According to Human Rights Watch: “The Singapore government in 2012 continued to sharply restrict basic rights to free expression, peaceful assembly, and association. However, there were small signs of progress in other areas, including changes in mandatory death penalty laws, and limited improvements in protecting the rights of migrant workers and combating human trafficking.[Source: Human Rights Watch]
Human rights defenders in Singapore risk being fined, imprisoned, bankrupted, and banned from traveling outside the country without government approval. Members of Singaporeans for Democracy (SFD), a human rights organization, voted in June to disband due to the onerous government regulations imposed on its political advocacy and activities. At its 2011 UPR, Singapore rejected the recommendation from other countries that it accept a visit by the UN special rapporteur on the situation of human rights defenders.
Censorship and Freedom of the Press
According to Human Rights Watch: “The Newspaper and Printing Presses Act requires that all newspapers renew their registration annually, and allows the government to limit the circulation of foreign newspapers it believes “engage in the domestic politics of Singapore.” The two corporations that dominate media regularly tow a pro-government line: MediaCorp, which is owned by a government investment company and dominates broadcasting, and Singapore Press Holdings Limited (SPH), a private company that dominates print media. The government must approve and can remove SPH shareholders, who in turn have the authority to hire and fire all directors and staff. [Source: Human Rights Watch]
Pornography is strictly banned in Singapore, and the government blocks many Web sites deemed obscene. Home satellite TV antennae are outlawed. Imported videos are carefully screened and edited by government censors. Bookstores are prohibited from selling books on communism, pornography and religious cults. Censors with the Ministry of Information Communications and Arts say they act on two main objectives: “to protect certain core values” and not inflame “peculiar sensitivities within our society, a reference to maintaining racial harmony. Just the threat of censorship is enough to instill fear and cause self-censorship.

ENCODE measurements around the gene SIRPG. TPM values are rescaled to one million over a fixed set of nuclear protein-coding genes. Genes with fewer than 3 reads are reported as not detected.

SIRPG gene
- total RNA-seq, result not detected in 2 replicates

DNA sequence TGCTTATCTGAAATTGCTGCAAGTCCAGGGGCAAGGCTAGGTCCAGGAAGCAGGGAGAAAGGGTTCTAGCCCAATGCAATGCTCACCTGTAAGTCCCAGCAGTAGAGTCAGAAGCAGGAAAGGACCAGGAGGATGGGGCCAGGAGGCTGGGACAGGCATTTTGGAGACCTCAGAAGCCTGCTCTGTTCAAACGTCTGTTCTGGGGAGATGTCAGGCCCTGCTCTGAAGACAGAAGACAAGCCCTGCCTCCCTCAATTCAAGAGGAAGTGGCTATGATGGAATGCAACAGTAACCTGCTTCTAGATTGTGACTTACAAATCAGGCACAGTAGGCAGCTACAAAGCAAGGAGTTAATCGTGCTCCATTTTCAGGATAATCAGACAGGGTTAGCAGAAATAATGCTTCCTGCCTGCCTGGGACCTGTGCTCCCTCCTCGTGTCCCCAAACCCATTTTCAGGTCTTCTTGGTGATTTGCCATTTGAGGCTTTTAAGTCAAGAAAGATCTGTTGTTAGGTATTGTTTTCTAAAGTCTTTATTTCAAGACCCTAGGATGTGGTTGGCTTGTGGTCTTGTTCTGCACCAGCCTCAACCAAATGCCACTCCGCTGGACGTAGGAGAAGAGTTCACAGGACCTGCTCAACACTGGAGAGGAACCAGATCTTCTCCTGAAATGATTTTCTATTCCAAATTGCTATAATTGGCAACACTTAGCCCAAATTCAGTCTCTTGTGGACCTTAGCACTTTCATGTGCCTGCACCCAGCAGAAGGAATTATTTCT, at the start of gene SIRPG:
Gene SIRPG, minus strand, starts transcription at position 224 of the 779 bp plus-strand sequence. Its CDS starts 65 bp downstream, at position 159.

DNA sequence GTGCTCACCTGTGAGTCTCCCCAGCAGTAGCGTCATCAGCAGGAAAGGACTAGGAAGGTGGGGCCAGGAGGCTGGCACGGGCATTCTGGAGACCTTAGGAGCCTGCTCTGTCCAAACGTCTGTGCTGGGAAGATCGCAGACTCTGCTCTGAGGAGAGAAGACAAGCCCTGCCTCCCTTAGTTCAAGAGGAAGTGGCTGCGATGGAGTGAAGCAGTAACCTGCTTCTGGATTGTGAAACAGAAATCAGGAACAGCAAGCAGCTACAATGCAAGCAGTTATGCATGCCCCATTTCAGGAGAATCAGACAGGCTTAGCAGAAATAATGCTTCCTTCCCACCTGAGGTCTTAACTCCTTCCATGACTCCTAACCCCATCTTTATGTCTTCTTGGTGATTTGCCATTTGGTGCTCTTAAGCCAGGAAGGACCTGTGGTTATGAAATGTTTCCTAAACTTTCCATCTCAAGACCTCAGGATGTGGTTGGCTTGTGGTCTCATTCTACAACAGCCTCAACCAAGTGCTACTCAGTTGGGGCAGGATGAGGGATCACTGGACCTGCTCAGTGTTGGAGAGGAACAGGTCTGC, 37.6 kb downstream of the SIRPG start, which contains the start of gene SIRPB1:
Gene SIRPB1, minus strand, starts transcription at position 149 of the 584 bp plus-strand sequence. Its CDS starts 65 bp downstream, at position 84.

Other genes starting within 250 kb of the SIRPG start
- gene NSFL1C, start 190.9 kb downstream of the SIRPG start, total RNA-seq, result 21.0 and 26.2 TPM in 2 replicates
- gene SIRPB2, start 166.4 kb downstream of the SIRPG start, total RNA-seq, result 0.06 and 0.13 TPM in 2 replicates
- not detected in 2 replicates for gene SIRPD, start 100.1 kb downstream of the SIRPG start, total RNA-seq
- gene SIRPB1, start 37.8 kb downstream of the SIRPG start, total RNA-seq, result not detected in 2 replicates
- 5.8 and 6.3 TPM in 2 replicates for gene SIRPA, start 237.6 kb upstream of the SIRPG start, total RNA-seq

Cosmopolitan and Playboy were banned as threats to common decency. In 2003, the ban on Cosmopolitan was lifted but the one on Playboy remained in place. In the 1990s, the government of Prime Minister Goh Chok Tong tried to get the restrictions on Playboy lifted but canned the decision after it was found that three quarters of Singaporeans opposed the move.
Under the Official Secrets Act, the government can classify any documents its wants on the grounds of national security. In the early 1990s five people were found guilty of breaking the term of the act by publishing "flash estimates" of economic growth. Under an amendment to the Films Act in 1998 the use of political films or videos is banned. Anyone who makes, imports, reproduces or distributes a film, “made by any person and directed toward any political end in Singapore” can be fined or jailed up to two years.
Freedom of Speech, Expression and Assembly
According to Human Rights Watch: “Singapore's constitution guarantees the rights to freedom of expression, peaceful assembly, and association, with exceptions for broadly worded restrictions in the name of security, public order, morality, and racial and religious harmony. A network of restrictive government regulations still applies to broadcast and electronic media, films, video, music, and sound recordings. In October, Singapore banned a satirical film "Sex, Violence, Family Values,” on the grounds it offended the country’s Indian population. [Source: Human Rights Watch]
Outdoor gatherings of five or more persons still require police permits. The city-state’s Speakers Corner—where people may demonstrate, perform, and hold exhibitions—remains the only outdoor space where uncensored speech is allowed in the country. The Registrar of Societies must approve associations of 10 or more members, and can deny approval if it deems a body “prejudicial to public peace, welfare or good order.”
The Singaporean government and senior government officials have frequently brought charges of "scandalizing the court," criminal and civil defamation, and sedition to silence and even bankrupt its critics. In July 2012, the attorney general's chambers wrote to Alex Au, a prominent blogger and gay rights activist, demanding that he take down and apologize for a June post in his Yawning Bread blog that criticized the judiciary for showing deference to the executive. Au removed the post. In February, after being threatened, prominent domestic blog site TR Emeritus, apologized to Prime Minister Lee Hsien Loong for suggesting nepotism was a factor in Lee's wife obtaining a position to head a state-linked firm.
Politicians, opponents of the government and anybody for that matters needs permission by the police to give political speeches. Those that have done so without permission have been fined and prevented from running for office Under the Public Entertainment Act, people need a permit to give a speech on a street corner or in a park. Offender can be fined US$3,000 and people that adjust the microphone for the speaker can be arrested as accomplices. All societies with at least 10 persons must be registered and a license is necessary to form the society. An application may be rejected if the society is deemed a threat to public peace, welfare or order. One of the government’s primary justifications for restricting freedom of speech is a desire to prevent inflammatory remarks and rumors that might sir up ethnic and religious tensions.